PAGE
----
Drones have become an integral part of the modern world. They not only perform aerial photography, agricultural and other tasks, but also serve as a weapon for terrorist attacks.
For this reason, technologies that allow you to track them are of great interest.
Today there are many such effective systems using vision, but they have disadvantages: they require good illumination, do not detect drones hidden behind obstacles (buildings, trees, etc.).
A team of researchers from the University of Texas at Arlington has developed a new type of drone tracking device that uses both visual and acoustic signals. The DroneChase system is designed to be mounted on vehicles to continuously track fast-moving drones. DroneChase uses a machine learning algorithm that recognizes the correspondence between visual and acoustic information.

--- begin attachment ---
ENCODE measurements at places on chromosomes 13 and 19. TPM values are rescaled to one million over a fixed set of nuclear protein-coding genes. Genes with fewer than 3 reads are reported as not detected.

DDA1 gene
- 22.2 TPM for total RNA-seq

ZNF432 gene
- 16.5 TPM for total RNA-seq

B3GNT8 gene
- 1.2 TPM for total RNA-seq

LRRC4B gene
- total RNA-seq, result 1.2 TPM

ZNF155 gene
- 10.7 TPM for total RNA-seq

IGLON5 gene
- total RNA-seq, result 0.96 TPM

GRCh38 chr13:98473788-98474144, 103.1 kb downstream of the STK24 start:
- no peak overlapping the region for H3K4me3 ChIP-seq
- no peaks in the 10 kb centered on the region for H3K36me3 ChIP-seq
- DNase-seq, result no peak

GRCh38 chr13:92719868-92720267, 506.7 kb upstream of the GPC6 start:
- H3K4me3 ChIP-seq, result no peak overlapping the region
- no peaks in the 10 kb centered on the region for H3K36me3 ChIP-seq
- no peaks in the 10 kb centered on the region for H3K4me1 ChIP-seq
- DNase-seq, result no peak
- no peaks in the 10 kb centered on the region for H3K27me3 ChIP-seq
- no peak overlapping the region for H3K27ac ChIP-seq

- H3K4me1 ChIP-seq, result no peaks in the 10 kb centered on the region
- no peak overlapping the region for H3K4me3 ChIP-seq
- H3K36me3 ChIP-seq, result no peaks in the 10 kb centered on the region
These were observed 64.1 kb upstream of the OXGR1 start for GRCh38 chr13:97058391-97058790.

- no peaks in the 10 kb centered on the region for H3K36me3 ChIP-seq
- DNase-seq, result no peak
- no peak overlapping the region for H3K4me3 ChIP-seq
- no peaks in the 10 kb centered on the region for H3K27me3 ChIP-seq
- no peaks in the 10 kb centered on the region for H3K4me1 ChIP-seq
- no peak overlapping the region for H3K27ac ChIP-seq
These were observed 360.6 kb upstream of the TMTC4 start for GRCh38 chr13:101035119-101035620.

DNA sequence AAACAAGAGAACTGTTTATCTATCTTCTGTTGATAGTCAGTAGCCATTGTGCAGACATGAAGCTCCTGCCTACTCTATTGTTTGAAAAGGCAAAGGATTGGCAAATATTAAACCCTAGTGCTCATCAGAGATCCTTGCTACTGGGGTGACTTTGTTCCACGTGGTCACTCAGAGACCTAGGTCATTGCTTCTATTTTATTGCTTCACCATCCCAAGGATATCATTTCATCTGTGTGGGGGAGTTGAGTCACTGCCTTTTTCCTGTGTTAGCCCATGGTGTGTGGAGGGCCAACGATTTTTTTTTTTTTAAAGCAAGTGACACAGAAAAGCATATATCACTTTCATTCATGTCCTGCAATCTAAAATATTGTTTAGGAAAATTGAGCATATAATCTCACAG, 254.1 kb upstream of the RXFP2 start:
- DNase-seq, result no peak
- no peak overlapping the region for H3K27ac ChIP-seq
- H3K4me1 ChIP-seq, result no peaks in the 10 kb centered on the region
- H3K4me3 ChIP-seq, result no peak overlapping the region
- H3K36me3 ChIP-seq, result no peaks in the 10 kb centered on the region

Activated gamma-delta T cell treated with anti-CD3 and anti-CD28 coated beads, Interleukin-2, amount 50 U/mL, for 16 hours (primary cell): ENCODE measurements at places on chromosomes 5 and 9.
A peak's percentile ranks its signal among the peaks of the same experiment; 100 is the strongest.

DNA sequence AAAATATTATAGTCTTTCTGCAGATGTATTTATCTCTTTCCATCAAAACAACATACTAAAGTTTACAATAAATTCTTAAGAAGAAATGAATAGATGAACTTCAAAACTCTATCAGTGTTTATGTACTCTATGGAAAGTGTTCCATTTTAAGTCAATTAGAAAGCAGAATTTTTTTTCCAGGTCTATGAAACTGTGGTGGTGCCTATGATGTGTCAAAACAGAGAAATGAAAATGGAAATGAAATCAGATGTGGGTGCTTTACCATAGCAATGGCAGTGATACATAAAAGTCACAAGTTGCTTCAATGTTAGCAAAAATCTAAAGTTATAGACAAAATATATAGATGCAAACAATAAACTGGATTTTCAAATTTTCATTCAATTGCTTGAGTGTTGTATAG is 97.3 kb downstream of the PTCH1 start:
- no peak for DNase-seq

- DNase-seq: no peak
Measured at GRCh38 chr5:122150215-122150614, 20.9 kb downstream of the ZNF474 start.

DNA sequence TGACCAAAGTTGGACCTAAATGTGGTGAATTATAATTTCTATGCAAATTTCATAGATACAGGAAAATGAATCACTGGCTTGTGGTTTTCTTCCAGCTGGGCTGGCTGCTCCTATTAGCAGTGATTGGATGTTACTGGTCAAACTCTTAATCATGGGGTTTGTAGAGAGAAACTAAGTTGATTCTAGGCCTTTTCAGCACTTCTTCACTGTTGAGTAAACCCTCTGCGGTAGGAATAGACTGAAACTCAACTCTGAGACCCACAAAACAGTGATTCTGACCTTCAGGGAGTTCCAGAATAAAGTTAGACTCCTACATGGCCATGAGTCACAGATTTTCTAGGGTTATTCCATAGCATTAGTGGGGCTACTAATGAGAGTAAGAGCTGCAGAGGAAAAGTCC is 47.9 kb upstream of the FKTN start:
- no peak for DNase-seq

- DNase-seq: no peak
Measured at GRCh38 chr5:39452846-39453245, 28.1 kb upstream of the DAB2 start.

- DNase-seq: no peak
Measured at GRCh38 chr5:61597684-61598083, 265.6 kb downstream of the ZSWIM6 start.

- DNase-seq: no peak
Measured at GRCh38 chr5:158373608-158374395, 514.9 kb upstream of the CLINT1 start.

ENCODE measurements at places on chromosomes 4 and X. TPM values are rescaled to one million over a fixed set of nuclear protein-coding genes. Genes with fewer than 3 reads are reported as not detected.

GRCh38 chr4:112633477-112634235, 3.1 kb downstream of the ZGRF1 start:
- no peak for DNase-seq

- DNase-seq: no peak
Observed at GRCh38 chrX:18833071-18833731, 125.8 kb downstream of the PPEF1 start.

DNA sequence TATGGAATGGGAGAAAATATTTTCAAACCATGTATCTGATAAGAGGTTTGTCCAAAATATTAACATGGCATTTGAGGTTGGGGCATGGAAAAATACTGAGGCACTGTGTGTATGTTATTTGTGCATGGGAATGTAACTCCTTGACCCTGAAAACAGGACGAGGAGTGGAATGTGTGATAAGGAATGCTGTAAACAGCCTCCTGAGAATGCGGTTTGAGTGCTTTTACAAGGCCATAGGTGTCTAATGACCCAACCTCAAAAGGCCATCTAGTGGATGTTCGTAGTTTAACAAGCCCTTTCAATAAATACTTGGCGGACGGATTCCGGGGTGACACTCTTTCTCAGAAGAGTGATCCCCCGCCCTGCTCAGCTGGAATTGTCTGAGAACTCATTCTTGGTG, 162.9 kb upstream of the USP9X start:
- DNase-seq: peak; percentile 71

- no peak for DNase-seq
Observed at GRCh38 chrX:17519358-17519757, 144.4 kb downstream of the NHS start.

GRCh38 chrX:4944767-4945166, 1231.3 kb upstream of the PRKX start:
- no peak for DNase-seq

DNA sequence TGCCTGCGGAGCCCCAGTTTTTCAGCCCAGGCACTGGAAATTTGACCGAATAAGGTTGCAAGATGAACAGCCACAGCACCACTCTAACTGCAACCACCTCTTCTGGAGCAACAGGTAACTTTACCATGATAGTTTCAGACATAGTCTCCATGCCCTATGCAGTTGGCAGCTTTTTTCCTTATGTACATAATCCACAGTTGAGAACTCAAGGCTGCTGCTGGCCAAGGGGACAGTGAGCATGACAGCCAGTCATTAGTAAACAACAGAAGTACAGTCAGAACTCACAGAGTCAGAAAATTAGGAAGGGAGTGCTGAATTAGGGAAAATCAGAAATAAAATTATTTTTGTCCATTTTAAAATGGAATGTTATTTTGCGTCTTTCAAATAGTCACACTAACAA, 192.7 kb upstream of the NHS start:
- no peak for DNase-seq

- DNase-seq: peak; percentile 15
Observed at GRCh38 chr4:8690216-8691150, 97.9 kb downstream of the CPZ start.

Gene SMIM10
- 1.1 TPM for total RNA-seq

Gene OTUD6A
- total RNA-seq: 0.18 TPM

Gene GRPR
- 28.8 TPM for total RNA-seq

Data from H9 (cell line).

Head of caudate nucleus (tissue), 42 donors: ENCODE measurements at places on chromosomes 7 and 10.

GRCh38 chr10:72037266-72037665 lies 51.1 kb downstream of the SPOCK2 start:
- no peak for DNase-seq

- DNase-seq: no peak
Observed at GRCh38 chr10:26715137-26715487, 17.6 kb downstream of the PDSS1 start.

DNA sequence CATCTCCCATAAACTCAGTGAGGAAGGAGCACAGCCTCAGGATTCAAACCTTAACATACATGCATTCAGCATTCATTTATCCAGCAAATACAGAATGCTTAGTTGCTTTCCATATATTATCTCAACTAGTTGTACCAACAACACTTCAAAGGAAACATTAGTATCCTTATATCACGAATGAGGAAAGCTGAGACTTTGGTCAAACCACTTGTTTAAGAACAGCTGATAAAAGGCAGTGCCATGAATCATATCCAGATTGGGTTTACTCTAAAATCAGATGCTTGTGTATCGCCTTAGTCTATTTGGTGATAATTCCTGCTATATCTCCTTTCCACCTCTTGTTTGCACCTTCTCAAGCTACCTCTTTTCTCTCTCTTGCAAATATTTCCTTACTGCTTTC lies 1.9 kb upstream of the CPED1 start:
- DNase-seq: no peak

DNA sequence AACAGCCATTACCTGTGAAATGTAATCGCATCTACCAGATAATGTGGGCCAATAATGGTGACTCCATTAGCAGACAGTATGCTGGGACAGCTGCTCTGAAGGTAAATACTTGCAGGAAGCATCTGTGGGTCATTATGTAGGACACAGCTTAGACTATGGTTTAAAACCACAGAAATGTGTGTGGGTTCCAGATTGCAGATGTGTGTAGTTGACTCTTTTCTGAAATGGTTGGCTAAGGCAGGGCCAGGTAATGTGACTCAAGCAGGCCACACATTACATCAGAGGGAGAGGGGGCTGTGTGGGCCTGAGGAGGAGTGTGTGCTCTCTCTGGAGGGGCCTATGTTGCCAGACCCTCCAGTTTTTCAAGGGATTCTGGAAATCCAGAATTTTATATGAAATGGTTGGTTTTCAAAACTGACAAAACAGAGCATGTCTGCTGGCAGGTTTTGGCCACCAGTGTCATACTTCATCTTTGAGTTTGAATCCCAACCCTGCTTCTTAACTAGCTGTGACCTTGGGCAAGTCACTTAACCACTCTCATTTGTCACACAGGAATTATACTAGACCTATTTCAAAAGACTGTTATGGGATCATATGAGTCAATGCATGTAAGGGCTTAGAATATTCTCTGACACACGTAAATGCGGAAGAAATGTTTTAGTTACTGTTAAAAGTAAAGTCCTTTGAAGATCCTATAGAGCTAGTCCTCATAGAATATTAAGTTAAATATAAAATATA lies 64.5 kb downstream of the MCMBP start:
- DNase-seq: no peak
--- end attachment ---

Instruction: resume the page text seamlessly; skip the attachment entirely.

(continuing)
For testing, they used the YOLOv5 model retrained on a dataset of 10,000 drone images to detect drones visually. The YOLOv5 model detects and tags drones in frames when a video stream is fed to it. A neural network uses these tags to analyze audio data and object location based on the sounds produced.
DroneChase's algorithms are very efficient and can run on a Raspberry Pi single-board computer. The system, complemented by a low-cost camera and Seeed ReSpeaker microphone, makes the device affordable.
Tests have shown that visualization and acoustics, together with high accuracy, determine the drone's location. If the drone is hidden behind an object or if lighting is poor, the acoustics come to the rescue and determine the drone's location with great success.
The team plans to expand the system so that it can track more than one drone at a time. There are also plans to test DroneChase in more challenging environmental conditions to make it more reliable.